Even as Chandigarh residents sweat it out, literally powerless in the annual battle with searing heat, the UT administration has failed to plan ahead. And even where it has plans, these remain on paper.
This has meant a rise in power cuts, most of these unscheduled and affecting mainly the sectors south of Madhya Marg. The 'posh' northern sectors have almost always had it much easier, even when it's the south that has more residents and resource potential.
For the south, the Chandigarh electricity department hasn't even mooted a proposal to come up with a dedicated 220KV grid sub-station. The department is drawing power from the SAS Nagar 220KV grid sub-station, which is being controlled and maintained by the Punjab State Transmission Corporation Limited (PSTCL). This grid, in effect, has to meet 47-48% of the total power demand of the city.
The dire need of having the UT's own 220KV grid at the southern end of the city was once again brought to fore on Wednesday night, when half the city plunged into darkness for six hours after the Punjab power authorities shut down the grid to repair snags in the transmission lines supplying power to the state's towns.
"Power supply will obviously be smoother if we install more advanced power distribution infrastructure. If the UT power department has a grid directly under its control, we can easily manage the quality and supply of power. Then, if there are cuts, these can be scheduled so that people can at least plan their days," said a senior power official of the administration, requesting anonymity.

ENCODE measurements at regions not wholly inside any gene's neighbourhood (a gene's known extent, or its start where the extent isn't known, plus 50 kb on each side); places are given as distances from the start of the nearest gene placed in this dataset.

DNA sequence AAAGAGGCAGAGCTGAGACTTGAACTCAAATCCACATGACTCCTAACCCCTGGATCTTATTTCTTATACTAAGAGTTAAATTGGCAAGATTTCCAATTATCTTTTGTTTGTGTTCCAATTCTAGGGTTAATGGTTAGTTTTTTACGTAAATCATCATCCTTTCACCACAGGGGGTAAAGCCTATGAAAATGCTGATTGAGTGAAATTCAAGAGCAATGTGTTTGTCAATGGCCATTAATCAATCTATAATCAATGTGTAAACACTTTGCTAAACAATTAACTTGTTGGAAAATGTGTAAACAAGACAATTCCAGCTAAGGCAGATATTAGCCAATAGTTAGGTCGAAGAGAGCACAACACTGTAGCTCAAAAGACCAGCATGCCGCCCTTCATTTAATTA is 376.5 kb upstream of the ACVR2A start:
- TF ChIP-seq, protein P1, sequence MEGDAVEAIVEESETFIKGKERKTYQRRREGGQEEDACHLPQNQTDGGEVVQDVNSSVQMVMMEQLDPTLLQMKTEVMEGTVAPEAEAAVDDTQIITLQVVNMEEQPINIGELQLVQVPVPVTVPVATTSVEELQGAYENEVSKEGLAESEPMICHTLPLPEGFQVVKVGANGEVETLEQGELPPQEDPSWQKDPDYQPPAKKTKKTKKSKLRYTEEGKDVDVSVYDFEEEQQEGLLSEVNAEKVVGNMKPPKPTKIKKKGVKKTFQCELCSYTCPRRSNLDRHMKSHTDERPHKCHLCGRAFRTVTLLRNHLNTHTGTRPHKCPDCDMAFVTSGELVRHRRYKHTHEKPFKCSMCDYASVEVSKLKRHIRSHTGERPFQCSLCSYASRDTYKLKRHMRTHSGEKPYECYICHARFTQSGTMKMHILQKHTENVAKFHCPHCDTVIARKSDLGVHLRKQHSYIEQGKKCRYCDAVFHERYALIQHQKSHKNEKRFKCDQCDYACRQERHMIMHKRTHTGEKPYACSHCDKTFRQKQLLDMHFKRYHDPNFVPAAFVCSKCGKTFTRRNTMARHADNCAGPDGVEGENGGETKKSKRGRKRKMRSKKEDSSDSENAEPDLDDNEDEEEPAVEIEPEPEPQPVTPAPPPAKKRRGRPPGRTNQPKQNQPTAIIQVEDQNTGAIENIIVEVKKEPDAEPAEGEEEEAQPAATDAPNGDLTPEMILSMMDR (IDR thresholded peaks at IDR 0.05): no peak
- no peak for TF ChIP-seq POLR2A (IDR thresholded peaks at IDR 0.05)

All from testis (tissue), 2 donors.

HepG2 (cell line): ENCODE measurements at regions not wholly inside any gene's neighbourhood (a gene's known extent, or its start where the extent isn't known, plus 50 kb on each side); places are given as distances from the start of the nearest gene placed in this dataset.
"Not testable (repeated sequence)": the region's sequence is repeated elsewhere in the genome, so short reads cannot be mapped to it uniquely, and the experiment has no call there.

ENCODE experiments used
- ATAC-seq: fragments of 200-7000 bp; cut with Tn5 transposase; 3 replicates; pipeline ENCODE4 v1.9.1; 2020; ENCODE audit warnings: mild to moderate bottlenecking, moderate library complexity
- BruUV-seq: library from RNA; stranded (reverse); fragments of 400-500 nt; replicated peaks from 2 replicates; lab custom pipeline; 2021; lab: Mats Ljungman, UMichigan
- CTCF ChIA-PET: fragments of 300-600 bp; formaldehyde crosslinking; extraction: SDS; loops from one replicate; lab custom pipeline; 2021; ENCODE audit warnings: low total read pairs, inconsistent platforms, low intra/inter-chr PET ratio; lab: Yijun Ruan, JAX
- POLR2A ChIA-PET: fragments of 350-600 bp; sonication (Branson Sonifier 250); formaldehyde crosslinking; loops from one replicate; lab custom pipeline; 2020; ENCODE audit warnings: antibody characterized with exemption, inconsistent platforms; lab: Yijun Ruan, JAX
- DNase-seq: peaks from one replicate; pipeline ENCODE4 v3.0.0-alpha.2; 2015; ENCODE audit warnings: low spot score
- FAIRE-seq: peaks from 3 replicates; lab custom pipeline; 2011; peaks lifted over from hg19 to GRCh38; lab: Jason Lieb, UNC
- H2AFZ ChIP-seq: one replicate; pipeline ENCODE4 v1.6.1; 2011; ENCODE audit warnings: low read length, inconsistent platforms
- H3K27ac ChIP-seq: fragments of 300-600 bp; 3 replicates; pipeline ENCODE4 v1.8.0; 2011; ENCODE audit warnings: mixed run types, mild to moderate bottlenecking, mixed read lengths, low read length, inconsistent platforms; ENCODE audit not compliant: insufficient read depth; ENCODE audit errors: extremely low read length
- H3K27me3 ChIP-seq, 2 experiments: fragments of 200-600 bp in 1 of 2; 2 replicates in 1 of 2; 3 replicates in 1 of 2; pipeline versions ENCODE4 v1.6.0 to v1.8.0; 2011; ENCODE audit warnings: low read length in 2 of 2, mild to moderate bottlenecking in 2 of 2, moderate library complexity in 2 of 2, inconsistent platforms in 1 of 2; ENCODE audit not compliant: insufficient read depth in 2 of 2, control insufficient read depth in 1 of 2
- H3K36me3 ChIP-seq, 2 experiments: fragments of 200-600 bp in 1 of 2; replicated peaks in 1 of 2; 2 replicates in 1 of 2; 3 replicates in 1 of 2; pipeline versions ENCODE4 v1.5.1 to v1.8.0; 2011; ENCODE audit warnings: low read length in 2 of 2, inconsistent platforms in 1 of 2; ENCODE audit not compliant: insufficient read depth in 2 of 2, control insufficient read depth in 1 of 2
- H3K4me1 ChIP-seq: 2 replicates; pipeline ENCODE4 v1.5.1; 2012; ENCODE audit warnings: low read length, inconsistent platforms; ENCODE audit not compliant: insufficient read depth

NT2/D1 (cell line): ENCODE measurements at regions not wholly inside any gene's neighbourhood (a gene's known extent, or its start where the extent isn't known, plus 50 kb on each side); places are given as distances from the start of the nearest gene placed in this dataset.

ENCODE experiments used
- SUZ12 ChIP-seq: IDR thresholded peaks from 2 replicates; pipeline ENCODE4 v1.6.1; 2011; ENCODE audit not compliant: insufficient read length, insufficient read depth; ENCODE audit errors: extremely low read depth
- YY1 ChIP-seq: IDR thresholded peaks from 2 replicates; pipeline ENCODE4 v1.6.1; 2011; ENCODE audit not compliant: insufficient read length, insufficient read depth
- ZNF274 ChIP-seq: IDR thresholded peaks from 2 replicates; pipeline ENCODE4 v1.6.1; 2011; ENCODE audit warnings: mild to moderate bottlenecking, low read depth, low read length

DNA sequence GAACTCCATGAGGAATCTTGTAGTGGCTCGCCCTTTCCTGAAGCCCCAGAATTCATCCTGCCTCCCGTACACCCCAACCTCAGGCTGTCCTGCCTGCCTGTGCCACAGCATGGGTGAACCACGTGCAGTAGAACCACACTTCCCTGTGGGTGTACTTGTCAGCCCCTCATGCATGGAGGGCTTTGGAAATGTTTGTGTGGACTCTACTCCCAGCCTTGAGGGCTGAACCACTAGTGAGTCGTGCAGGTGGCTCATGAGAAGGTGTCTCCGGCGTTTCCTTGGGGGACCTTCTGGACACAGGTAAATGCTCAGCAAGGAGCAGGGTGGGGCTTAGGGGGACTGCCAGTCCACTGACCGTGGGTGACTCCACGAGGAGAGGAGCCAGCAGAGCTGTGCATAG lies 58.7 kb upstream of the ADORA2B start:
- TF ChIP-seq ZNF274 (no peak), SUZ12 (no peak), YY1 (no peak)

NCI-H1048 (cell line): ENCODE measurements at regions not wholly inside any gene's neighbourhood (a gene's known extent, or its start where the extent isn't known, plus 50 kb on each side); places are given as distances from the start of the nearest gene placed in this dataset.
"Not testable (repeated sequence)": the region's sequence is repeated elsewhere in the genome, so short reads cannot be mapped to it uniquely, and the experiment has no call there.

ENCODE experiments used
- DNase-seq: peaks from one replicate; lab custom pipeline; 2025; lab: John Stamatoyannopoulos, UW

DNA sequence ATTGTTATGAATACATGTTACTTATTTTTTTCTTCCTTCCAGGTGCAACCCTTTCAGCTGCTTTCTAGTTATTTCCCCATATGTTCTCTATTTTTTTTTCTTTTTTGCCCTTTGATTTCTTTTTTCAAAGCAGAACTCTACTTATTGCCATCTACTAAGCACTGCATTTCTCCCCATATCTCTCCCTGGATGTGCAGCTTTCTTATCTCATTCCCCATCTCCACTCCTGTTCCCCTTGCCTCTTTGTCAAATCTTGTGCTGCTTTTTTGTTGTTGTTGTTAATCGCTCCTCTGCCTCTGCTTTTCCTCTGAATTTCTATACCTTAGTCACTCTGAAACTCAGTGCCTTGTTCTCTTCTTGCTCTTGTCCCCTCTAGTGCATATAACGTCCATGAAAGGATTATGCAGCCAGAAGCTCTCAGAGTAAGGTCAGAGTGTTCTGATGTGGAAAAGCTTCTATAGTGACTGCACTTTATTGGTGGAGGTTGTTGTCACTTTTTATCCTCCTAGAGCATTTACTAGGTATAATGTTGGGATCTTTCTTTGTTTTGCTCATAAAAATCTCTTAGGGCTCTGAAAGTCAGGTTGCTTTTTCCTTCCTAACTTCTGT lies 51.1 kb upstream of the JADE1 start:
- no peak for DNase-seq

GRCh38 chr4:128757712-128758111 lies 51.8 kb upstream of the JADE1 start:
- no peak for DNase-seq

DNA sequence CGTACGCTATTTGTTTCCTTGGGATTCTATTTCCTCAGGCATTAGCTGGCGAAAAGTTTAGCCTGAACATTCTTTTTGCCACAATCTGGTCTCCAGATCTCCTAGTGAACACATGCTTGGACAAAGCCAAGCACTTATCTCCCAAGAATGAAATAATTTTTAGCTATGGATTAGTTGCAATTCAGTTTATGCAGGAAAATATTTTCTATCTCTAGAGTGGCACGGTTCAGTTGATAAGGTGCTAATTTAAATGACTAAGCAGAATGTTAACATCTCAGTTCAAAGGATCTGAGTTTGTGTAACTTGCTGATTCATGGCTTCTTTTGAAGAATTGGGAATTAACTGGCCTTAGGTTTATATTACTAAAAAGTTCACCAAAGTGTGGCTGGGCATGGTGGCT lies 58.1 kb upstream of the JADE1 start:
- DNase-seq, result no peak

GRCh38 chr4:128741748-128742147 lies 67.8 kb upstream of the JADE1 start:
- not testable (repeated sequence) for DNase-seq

Absence of a 220KV grid at the southern end is again in contrast to the northern sectors, for which the authorities had planned a separate 220KV grid in the mid-'90s, which was eventually commissioned in 2005 and is being managed by the Chandigarh electricity department. This grid, located in Kishangarh, supplies 47% of the power consumed in the city.
"We have realised the need of one more 220KV grid in the city, and we have started planning for it too. The department of urban and town planning has been told to earmark two sites locations in the master plan of the city, after which we will float a formal proposal," claimed MP Singh, superintending engineering, electricity wing of the UT's department of engineering.
MP Singh may claim belated realisation of the obvious, but the ignorance of the administration is such that has yet to complete the process of upgrading the existing grid sub-stations in Sector 34 and 52.
This is another major reason behind the unscheduled power cuts in the southern sectors. In fact, admitting that the existing capacity of these sub-stations is not sufficient, the department had last week announced some scheduled power cuts in the southern sectors.
"The power crisis is looming large over the southern sectors as the administration, in all these years, has remained busy in upgrading and maintaining the power distribution infrastructure of the northern sectors, where most of the bureaucrats and elite of the city reside. We have never witnessed such a power scenario in the city in the past 30 years," said PDS Uppal, a resident of Sector 44. He added, "Priority, both in supply and upgrading, should be given to sectors where the density of consumers is more."